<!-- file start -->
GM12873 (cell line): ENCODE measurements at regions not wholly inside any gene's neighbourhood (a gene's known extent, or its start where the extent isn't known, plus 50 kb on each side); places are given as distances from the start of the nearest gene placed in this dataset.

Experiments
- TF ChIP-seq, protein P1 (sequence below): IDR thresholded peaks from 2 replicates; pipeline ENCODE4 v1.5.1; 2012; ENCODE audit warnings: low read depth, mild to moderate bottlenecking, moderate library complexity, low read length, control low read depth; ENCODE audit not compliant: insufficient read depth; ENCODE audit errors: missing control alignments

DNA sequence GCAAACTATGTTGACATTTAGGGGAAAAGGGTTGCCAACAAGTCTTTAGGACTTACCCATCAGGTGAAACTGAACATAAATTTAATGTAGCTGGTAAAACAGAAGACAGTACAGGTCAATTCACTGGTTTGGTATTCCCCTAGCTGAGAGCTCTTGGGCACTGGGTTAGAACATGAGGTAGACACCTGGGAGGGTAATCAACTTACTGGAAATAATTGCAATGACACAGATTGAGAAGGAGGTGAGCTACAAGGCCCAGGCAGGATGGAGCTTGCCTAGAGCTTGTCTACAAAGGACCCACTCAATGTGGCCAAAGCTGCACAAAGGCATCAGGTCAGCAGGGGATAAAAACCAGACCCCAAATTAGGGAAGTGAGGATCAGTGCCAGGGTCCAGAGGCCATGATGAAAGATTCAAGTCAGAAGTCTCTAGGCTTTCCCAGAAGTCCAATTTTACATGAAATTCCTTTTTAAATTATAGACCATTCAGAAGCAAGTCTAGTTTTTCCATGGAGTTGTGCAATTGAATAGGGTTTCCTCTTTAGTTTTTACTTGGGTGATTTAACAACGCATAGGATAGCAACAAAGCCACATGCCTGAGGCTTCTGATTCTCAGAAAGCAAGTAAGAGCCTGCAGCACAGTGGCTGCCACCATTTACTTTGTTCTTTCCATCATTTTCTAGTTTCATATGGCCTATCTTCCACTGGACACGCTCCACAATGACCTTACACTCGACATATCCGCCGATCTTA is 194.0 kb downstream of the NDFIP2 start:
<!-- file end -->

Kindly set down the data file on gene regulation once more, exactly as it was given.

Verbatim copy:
GM12873 (cell line): ENCODE measurements at regions not wholly inside any gene's neighbourhood (a gene's known extent, or its start where the extent isn't known, plus 50 kb on each side); places are given as distances from the start of the nearest gene placed in this dataset.

Experiments
- TF ChIP-seq, protein P1 (sequence below): IDR thresholded peaks from 2 replicates; pipeline ENCODE4 v1.5.1; 2012; ENCODE audit warnings: low read depth, mild to moderate bottlenecking, moderate library complexity, low read length, control low read depth; ENCODE audit not compliant: insufficient read depth; ENCODE audit errors: missing control alignments

DNA sequence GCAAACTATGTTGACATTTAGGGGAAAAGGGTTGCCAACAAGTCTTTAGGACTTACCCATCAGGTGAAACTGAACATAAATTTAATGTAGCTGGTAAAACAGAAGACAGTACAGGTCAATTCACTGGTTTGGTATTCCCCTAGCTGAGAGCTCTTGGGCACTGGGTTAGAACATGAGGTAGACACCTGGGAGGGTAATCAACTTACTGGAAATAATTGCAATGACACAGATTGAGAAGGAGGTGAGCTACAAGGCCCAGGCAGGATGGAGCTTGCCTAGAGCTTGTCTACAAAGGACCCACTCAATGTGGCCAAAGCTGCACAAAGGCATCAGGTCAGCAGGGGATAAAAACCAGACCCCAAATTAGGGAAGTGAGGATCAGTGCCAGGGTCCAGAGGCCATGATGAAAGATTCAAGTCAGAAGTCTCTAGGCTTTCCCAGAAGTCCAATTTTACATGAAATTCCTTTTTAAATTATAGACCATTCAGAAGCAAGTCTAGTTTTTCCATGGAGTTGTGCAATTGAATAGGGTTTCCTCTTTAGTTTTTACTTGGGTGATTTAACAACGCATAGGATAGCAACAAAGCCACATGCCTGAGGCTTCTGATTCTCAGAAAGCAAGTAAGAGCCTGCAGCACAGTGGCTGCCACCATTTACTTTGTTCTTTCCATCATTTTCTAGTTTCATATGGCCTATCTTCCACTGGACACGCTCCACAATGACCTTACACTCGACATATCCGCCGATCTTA is 194.0 kb downstream of the NDFIP2 start: